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Friday, June 11, 1999 Published at 13:20 GMT 14:20 UK


World: South Asia

Analysis: A dialogue of the deaf?

A Pakistani protest against India: Feelings are running high on both sides

By South Asia analyst Alastair Lawson

Both India and Pakistan enter the talks on Kashmir with a different agenda.

Kashmir Conflict
The Indian Prime Minister, Atal Behari Vajpayee, made clear his priorites in an address to the nation on Monday.

He said the talks should concentrate solely on what measures Pakistan can take to stop what he described as the intrusion into Indian-administered Kashmir.

This uncompromising stance is likely to have been hardened by what Delhi says is the mutilation of the bodies of six soldiers that were returned by Pakistan to India on Thursday.

Delhi described it as an outrageous act in violation of international conventions, although Pakistan equally forcefully rejected the claim.

Mr Vajpayee has accused Pakistan of using force in an attempt to alter the Line of Control: something which he said has remained in place without being called into question for 27 years.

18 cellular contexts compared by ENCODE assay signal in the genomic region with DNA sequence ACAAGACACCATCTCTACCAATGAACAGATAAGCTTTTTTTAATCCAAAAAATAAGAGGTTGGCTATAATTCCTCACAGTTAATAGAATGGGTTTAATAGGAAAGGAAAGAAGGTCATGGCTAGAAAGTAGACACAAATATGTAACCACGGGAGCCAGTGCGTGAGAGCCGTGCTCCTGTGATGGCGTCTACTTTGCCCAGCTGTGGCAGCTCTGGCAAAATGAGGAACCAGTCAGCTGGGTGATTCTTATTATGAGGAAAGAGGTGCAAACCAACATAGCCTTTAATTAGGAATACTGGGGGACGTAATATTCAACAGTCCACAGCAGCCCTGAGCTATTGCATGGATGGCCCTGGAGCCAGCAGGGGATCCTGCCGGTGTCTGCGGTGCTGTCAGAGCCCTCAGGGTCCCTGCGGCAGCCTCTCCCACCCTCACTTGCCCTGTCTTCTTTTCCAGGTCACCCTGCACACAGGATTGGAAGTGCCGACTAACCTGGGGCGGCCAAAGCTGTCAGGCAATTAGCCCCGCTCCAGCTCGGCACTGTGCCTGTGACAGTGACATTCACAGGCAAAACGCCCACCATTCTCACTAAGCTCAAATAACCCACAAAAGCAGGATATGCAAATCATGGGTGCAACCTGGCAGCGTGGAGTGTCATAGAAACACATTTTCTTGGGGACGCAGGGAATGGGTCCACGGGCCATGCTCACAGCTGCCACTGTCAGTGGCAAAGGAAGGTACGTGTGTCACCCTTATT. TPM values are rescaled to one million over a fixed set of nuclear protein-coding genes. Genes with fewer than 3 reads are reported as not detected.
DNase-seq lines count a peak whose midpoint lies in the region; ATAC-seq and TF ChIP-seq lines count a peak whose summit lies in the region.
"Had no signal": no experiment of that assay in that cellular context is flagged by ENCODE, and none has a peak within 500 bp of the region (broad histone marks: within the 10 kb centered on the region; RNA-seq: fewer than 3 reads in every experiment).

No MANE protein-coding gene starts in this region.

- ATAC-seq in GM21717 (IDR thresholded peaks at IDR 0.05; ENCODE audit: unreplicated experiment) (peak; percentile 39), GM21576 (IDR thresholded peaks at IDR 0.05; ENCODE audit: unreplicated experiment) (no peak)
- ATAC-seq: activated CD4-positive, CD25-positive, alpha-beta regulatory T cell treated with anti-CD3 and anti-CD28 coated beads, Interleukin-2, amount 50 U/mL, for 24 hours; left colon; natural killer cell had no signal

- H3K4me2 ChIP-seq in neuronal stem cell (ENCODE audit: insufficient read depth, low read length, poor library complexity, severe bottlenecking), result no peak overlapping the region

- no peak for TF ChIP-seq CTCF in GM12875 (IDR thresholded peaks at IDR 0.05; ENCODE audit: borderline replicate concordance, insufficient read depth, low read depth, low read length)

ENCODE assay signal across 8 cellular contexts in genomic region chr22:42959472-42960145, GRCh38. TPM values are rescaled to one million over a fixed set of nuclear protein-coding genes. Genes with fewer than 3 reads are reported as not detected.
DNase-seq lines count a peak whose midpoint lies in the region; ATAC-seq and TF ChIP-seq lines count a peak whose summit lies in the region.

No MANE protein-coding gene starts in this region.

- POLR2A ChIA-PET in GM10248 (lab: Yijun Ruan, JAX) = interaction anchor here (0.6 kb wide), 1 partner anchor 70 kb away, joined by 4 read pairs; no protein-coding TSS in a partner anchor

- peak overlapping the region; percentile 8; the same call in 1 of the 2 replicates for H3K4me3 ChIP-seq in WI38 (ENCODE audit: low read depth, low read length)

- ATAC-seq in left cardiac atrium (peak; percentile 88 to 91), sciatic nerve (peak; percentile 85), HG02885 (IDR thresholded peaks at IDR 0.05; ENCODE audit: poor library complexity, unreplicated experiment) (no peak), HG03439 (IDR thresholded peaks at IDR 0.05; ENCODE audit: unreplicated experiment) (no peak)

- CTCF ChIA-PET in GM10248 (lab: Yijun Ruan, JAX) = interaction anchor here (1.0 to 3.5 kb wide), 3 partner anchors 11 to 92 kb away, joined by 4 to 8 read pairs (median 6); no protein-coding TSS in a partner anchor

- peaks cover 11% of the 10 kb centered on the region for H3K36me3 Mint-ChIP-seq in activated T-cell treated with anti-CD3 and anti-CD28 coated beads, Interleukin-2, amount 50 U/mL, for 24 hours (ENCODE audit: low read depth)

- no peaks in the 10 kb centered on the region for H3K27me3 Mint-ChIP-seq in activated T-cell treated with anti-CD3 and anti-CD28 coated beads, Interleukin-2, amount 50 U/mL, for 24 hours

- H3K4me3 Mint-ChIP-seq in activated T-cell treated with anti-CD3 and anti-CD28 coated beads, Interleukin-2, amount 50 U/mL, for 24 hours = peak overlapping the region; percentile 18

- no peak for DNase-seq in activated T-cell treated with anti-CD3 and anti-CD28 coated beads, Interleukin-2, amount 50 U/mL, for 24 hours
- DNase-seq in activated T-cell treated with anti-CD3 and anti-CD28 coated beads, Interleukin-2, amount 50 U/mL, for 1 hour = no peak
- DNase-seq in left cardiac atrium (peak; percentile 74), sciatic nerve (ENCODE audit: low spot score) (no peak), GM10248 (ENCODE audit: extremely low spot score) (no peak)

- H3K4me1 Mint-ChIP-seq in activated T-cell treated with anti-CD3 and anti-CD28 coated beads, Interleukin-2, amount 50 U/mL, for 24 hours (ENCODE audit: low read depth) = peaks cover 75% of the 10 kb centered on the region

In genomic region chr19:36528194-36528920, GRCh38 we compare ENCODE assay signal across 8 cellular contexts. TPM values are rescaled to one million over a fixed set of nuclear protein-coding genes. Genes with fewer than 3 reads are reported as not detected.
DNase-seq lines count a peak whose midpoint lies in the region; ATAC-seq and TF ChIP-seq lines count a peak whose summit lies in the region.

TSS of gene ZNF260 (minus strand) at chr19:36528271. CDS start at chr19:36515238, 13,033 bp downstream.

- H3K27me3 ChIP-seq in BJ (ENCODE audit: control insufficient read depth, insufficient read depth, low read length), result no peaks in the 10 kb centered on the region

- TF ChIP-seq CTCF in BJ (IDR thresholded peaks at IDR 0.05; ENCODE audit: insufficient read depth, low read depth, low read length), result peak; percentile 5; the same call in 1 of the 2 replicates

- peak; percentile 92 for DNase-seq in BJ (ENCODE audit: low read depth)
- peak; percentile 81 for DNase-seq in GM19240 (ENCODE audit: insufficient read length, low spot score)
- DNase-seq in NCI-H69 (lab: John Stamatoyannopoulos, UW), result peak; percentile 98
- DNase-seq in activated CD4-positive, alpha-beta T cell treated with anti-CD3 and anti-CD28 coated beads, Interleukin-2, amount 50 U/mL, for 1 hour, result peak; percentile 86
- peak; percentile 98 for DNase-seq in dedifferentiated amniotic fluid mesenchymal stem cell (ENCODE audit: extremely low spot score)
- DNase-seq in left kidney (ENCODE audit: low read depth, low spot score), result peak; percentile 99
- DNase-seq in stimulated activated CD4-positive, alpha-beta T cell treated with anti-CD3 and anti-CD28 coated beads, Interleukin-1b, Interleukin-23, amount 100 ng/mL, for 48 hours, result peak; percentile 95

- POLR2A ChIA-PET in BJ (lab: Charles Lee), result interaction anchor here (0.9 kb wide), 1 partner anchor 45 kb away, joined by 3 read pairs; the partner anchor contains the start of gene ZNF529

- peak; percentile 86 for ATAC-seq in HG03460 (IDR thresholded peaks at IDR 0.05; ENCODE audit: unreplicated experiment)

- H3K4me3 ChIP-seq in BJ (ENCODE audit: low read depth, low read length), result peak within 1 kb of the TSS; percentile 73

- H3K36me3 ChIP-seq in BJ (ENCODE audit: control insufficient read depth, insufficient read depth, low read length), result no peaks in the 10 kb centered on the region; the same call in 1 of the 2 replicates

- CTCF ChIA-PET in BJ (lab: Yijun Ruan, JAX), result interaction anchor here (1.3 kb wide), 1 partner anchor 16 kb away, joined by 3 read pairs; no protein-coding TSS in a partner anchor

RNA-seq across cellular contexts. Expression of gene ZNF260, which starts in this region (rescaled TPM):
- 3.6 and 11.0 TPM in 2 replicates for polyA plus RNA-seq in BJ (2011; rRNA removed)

Pakistan seeks world involvement

Pakistan is likely to enter the talks wanting all aspects of the Kashmir question to be discussed.

In an interview with the BBC ealier this week, Mr Aziz stressed one of Islambad's key aims was to defuse tension along the Line of Control.

He rejected allegations made by India that Pakistan was violating the LoC.

The opposite, he said, was true: Pakistan had always respected the LoC, but India was violating it.

Islamabad is also likely to restate its frequently-made demand for international mediation in the dispute.

Islamabad will argue that it is not responsible for the incursion in Indian-administered Kashmir, which it says has been carried out by indigenous Kashmiri freedom fighters.

Trying to defuse tension

India is likely to dismiss this allegation, and re-state its equally longheld policy that that the dispute can only be solved bilaterally.

Yet even if the two sides end up repeating old arguments should the meeting go ahead, the fact that it is due to take place at all seems to indicate the desire of senior politicians in both countries to defuse tension.

There seems to be a willingness among key politicians of both countries to develop closer trade and cultural ties.

But in these areas - and others discussed when the prime ministers of India and Pakistan met in Lahore in February - the main stumbling block is the Kashmir question.

Until that is addressed, relations between the two countries will continue to remain tense.



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